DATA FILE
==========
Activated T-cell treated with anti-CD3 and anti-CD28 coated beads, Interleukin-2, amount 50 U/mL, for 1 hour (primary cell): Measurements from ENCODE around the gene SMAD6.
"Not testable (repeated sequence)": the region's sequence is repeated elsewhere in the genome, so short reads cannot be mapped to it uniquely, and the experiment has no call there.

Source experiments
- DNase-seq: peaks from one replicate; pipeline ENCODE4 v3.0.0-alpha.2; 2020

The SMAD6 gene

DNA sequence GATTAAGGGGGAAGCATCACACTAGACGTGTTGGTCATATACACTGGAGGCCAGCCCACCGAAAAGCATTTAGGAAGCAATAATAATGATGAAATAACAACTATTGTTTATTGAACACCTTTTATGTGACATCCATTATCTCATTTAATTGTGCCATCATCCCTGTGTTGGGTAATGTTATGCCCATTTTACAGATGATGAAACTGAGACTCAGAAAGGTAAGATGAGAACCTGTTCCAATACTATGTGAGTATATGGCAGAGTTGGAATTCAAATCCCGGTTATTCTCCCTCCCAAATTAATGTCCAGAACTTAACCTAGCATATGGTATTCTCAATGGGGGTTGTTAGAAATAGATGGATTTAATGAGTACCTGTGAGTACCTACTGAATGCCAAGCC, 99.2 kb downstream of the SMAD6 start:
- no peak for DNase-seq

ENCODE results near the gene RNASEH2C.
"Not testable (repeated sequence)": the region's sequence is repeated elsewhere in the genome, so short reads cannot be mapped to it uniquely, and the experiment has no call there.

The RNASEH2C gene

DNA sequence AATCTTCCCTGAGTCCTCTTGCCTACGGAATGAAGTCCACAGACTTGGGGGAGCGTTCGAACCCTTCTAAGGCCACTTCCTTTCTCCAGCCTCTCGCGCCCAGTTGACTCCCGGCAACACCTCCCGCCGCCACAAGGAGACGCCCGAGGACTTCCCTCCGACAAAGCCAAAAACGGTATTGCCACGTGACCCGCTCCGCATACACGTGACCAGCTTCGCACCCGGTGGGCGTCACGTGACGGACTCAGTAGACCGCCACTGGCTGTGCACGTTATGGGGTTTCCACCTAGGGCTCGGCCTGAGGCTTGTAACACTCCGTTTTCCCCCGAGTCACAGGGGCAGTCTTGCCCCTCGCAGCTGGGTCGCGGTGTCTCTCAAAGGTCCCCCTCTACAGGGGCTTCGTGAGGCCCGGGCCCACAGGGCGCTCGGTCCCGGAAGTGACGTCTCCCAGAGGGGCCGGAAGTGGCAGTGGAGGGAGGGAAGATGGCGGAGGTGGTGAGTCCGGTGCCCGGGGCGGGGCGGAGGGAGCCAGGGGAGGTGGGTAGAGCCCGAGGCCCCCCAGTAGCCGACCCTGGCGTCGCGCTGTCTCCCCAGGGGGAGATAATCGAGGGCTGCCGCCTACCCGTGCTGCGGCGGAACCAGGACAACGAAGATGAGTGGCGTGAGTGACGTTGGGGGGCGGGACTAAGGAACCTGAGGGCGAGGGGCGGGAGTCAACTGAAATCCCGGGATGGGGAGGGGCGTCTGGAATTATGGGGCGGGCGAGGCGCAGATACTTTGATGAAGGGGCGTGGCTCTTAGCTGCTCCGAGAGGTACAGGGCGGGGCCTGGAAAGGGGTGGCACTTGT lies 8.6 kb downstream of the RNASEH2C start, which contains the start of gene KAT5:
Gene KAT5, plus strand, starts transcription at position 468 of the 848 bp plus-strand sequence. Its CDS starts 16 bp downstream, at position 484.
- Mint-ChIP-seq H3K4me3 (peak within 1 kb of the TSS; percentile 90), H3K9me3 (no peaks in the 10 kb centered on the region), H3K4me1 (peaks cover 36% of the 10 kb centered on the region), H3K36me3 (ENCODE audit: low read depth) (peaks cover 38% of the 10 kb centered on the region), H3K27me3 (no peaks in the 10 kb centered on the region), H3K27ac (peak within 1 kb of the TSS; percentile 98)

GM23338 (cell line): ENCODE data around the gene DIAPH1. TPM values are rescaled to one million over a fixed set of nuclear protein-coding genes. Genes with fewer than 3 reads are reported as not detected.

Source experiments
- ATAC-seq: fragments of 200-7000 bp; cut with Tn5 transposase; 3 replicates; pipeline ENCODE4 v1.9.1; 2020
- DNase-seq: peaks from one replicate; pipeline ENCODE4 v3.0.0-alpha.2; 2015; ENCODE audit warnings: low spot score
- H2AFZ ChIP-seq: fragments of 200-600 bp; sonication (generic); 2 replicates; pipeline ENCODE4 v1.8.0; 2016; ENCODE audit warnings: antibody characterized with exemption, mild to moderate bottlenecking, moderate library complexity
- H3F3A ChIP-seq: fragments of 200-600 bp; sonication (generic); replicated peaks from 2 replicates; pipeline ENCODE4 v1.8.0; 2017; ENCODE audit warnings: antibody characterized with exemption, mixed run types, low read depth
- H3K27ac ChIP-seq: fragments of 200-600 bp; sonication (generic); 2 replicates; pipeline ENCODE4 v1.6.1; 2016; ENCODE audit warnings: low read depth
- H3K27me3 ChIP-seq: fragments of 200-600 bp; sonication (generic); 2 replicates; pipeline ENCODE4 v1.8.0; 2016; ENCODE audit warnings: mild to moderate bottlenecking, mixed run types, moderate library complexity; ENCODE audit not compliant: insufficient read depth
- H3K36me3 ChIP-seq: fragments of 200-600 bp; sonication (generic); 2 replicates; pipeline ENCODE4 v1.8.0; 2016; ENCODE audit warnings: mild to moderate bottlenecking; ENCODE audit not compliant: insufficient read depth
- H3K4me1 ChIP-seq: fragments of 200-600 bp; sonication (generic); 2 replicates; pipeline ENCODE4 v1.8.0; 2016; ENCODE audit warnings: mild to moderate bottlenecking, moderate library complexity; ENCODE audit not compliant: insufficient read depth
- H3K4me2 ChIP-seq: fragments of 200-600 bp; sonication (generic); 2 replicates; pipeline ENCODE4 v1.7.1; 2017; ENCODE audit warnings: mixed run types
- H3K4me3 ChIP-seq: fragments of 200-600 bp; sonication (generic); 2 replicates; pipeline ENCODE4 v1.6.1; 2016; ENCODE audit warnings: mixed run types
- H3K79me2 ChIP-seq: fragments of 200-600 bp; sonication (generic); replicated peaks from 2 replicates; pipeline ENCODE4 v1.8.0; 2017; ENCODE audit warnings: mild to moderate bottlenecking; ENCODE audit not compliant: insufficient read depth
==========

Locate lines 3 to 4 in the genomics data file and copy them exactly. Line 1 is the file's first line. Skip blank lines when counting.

Source experiments
- DNase-seq: peaks from one replicate; pipeline ENCODE4 v3.0.0-alpha.2; 2020